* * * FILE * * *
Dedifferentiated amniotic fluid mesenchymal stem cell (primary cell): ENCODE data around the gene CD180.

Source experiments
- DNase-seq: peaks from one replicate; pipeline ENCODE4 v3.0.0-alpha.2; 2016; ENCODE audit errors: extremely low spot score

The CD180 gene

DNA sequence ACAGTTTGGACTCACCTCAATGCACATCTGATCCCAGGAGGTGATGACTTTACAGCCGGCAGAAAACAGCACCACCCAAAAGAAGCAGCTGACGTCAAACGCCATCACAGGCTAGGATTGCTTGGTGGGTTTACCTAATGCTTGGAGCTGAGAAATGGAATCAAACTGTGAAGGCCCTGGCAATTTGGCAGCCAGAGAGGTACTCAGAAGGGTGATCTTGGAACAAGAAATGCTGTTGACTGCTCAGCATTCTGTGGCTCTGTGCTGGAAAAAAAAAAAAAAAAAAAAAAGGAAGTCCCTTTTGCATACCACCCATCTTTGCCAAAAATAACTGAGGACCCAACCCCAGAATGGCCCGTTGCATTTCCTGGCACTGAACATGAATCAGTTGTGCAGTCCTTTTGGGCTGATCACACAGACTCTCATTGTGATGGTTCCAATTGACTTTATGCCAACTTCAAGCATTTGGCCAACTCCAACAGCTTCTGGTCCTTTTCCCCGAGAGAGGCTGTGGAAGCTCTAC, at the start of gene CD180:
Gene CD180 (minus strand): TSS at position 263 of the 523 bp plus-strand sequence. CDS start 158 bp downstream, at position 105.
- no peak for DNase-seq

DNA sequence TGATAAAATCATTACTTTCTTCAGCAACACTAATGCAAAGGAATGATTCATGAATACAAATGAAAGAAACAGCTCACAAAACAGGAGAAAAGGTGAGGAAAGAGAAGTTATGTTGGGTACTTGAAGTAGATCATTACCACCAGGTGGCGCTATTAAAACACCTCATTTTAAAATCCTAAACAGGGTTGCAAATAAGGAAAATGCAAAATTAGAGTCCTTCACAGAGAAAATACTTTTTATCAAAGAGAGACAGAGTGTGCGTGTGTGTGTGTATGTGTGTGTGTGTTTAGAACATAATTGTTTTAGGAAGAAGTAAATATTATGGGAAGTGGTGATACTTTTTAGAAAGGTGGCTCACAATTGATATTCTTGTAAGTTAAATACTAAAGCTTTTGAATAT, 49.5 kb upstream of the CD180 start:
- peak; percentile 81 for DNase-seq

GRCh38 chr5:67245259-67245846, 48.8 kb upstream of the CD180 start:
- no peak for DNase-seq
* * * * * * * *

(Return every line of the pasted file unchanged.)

Dedifferentiated amniotic fluid mesenchymal stem cell (primary cell): ENCODE data around the gene CD180.

Source experiments
- DNase-seq: peaks from one replicate; pipeline ENCODE4 v3.0.0-alpha.2; 2016; ENCODE audit errors: extremely low spot score

The CD180 gene

DNA sequence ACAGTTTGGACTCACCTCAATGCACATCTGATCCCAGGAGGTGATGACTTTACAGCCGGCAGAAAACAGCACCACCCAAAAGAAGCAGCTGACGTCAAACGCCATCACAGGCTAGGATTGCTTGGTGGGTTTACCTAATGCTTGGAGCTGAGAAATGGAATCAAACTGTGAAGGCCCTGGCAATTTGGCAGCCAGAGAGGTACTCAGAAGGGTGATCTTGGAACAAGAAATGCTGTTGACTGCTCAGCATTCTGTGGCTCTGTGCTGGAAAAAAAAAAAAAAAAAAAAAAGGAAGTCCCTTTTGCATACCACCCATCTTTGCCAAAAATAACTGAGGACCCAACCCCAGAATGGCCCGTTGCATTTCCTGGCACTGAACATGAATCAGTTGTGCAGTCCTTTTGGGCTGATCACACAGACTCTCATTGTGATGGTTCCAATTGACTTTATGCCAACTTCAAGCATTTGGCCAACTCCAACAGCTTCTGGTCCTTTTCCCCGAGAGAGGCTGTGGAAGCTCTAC, at the start of gene CD180:
Gene CD180 (minus strand): TSS at position 263 of the 523 bp plus-strand sequence. CDS start 158 bp downstream, at position 105.
- no peak for DNase-seq

DNA sequence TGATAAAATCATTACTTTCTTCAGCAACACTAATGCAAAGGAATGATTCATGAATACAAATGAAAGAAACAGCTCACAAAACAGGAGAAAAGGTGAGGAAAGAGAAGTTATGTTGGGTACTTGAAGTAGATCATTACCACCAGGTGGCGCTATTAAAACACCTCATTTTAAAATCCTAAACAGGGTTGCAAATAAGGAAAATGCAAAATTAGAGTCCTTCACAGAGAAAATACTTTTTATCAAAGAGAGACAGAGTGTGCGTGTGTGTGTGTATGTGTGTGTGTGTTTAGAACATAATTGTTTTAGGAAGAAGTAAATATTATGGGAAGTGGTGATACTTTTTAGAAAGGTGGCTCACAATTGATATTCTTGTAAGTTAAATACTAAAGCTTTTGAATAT, 49.5 kb upstream of the CD180 start:
- peak; percentile 81 for DNase-seq

GRCh38 chr5:67245259-67245846, 48.8 kb upstream of the CD180 start:
- no peak for DNase-seq